How the Brain Works to Make Decisions
This is a really good book if you have got the same interest as I in how the brain works to make decisions: How We Decide by Jonah Lehrer (Houghton Mifflin Harcourt, 2009).
Here’s what I have learned about the duel between the rational brain and the emotional brain, and how it might apply to sales, business communications and influencing people…
There is a flaw in our thinking habits called the framing effect, which is a part of decision biases called loss aversion. It explains why people are much more likely to buy meat when it’s labeled 85 percent lean instead of 15 percent fat. Also, why twice as many patients opt for surgery when told there’s an 80 percent chance of survival as opposed to a 20 percent chance of dying.
Neuroscientists hooked people up to an fMRI (functional MRI) imaging machine to look at which parts of their brains lit up while making gambling decisions. Here was the gambling game they asked them to play:
Imagine that you are playing a simple game whereby you are given $50 and asked to decide between two options:
1. All-or-nothing gamble, in which the odds are 40% you will keep the entire $50, and 60% that you will lose everything.
2. A sure-thing: if you choose this option you get to keep $20.
If you are like most people, you take the 2nd option, the sure $20. Next, they asked people to play the game again. The risky gamble hasn’t changed, but here are the options that are offered:
1. All-or-nothing gamble, 40% chance of keeping entire $50, and 60% chance lose it all.
2. Sure thing: but it’s framed as a loss of $30 instead of a gain of $20.
These two gambles are the same, they are just framed differently. In both cases, you walk away with $20 of the original $50. But the different descriptions strongly affect how people play the game.
When the choice is framed in terms of gaining $20, only 42% chose the risky gamble. When it was framed in terms of losing $30, 62% of people opted to roll the dice.
What is interesting here is that they were able to see in the brain: those people whose gambling decisions were influenced by the prospect of losing $30 were misled by an excited amygdala, part of the emotional brain that evokes negative feelings. Whenever a person thinks about loss, the amygdala is activated.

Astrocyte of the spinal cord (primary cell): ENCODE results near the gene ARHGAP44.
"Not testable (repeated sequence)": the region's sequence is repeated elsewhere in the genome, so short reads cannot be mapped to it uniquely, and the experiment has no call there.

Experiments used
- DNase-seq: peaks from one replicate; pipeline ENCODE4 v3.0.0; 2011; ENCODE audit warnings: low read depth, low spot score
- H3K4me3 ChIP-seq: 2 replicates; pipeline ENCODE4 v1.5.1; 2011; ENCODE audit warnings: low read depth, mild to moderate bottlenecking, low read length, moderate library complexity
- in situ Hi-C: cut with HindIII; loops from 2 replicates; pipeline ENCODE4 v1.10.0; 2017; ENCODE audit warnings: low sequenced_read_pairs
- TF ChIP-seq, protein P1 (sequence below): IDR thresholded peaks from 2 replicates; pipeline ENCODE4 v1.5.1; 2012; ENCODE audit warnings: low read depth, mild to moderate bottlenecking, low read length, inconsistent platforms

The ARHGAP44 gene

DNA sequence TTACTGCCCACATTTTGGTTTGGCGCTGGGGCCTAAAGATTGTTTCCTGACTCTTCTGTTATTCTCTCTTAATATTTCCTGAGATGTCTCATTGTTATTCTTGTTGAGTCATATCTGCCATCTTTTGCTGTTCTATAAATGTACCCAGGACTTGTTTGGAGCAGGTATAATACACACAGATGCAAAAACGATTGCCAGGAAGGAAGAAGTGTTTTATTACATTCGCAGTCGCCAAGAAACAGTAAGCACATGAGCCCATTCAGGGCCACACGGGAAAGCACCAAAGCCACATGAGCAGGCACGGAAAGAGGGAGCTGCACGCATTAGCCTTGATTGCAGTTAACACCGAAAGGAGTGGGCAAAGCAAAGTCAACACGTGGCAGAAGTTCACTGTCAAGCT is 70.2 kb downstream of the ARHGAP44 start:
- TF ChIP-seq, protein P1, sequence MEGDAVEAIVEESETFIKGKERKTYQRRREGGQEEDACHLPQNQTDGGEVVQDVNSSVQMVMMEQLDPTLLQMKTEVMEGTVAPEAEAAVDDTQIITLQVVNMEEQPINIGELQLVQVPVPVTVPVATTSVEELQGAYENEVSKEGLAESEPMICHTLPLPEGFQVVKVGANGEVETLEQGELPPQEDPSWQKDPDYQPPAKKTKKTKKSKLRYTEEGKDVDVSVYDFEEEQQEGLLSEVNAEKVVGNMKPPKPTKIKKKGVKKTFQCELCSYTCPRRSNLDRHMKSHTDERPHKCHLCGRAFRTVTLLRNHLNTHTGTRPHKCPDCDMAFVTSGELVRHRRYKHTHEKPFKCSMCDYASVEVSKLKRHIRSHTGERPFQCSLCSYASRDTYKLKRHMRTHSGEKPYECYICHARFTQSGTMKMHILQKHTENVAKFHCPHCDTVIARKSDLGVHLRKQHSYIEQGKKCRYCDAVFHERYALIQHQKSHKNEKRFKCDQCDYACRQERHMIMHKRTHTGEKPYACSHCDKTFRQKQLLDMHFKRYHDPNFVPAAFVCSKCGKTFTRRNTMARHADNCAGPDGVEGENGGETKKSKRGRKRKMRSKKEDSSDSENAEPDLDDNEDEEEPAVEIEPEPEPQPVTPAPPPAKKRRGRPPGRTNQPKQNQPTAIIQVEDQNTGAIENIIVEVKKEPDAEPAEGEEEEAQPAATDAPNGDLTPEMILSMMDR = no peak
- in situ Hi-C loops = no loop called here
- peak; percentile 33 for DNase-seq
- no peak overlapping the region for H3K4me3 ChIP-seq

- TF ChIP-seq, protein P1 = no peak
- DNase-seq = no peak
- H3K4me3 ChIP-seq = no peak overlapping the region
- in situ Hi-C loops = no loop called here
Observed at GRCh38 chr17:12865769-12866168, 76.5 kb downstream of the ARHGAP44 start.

But the others who were not swayed by the framing effect also had activated amygdala, they also experienced negative feelings. They were able to look past their feelings and realize that the options were the same.
What made the difference? They had more elevated activity in the pre-frontal cortex, the rational brain. These people were able to feel their feelings, and choose to ignore them. They were able to make better gambling decisions because they regulated their negative emotions.
How do you regulate your emotional brain so that you can make more rational decisions? Awareness. By simply being aware that our emotional brain is sending negative feelings, we can decide to ignore it. The ability to become aware of our brain’s processes is called metacognition, and it’s a skill that can be developed.
We know when we are angry. Every emotion comes with the ability to think about it, to label it, to try to figure out why we are feeling it. Sometimes a feeling may make no sense, as in the case of this gambling game. We can deliberately choose to ignore the emotional brain.
The question is when to ignore it and when to pay attention to it. We don’t always know or take the time for it. And because emotions can also help us make better decisions, the key is being able to discern.
Dr Surya M Ganduri, PhD. PMP. is the Founder & President of eMBC, Inc., an international firm specializing in strategic and executive leadership development processes that Help People Succeed in an Evolving World. Dr Surya has over 28 years of business experience in management consulting, leadership development, executive coaching, process improvements, organizational development and youth leadership. For more information visit www.eMBCinc.com or contact eMBC, Inc., directly at (630) 445-1321.